Their executed leader is alive. Last week we heard that he had appeared to them in a locked room, breathed the Holy Spirit on them and sent them out to continue his work: “As the Father has sent me, so I send you”. What did it mean? What would their lives be like now? They were crossing from being disciples, followers, learners to becoming leaders and teachers – apostles sent out to continue Christ’s work bringing the Kingdom of God to earth.
The disciples went fishing – in the subconscious!
Faced with a dilemma, Peter decided to go back to what he knew. He went fishing, and several other disciples went with him. Maybe they hoped, as I often do, that by focusing on something else, my subconscious will make sense of what is perplexing me. Interestingly, in folk tales and also in dreams, fish symbolize the contents of the unconscious that are “swimming around” in our psyche. When we fish in the subconscious, they can be “caught,” i.e. brought to consciousness, and then “eaten,” i.e. integrated into the personality.
I’m sure by now you can see the message I an extracting from his story. The disciples had been driven over the boundary between their old life and new life into the chaos of the deep. They were trying to make sense of this, but alone they could not. When Jesus appears, they take his advice, even though they don’t yet realize it’s Jesus, and are able to dredge up ideas from their subconscious and make sense of what is happening. By “eating the fish” prepared by Jesus, they can see the way ahead more clearly. Peter gets his mission “Feed my sheep”.
The church at a crossroads
The Church today is at a threshold. Even before Covid, numbers have been declining and congregations aging. Individual congregations, especially smaller ones, are faced with the dilemma of how to keep the doors open, both financially and as parishioners become too old to do the many volunteer talks needed to keep the church viable and vibrant. As we come out of Covid (and we will) what will this congregation look like? What do we want it to be? How can we serve our community in the world?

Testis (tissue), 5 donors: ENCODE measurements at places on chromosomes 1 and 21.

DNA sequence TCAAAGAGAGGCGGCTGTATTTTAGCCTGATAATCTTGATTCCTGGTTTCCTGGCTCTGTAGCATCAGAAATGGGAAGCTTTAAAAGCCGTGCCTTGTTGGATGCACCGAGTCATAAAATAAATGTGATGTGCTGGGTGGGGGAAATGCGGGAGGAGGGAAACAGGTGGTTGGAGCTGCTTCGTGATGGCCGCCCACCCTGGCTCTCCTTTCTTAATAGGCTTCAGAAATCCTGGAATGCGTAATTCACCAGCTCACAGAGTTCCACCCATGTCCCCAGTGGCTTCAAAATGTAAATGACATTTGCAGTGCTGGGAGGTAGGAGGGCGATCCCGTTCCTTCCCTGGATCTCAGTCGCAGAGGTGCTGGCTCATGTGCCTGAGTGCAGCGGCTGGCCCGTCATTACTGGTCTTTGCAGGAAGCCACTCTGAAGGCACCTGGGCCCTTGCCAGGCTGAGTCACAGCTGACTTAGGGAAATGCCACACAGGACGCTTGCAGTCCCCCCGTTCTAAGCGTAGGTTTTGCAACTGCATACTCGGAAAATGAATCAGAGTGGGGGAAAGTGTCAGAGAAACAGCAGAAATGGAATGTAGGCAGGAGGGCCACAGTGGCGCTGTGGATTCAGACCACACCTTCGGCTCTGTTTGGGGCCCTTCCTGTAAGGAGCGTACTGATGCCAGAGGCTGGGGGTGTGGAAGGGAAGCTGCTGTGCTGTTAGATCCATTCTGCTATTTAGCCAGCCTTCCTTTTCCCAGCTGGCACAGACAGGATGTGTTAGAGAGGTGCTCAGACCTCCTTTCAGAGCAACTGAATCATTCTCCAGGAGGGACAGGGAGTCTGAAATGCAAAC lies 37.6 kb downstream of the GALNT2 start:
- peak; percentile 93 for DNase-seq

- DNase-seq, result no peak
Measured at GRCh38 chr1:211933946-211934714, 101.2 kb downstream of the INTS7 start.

But the question is much wider than that. In his book, The Rebirthing of God: Christianity’s Struggle for New Beginnings, John Philip Newell writes that we are in the midst of the collapse of Christianity in the Western world as we have known it. There is a spiritual hunger around us, and our churches are not meeting this need. Church attendance is falling; Young people are more likely to be “spiritual but not religious” than to be church goers. Influences from other faiths, especially Eastern religions, are entering our so-called Western world and Western church. The polarity between the evangelical denominations and more liberal or progressive ones is widening. Where is the Church going?
Come with me – fishing in the subconscious
John Philip asks: What is it that’s trying to be born? What is it that’s trying to come forth from within the soul of the Christian household at this moment in time? These are not just questions for our church leaders. The change will come from the grass roots of the church, the members of the Body of Christ, people like you and me. It’s time to recognize that we are at a boundary, to get in our boats and go fishing. If we cast our nets where Jesus says, we’ll catch fish.
I don’t have the answers. But I’m going fishing. Who’s coming with me?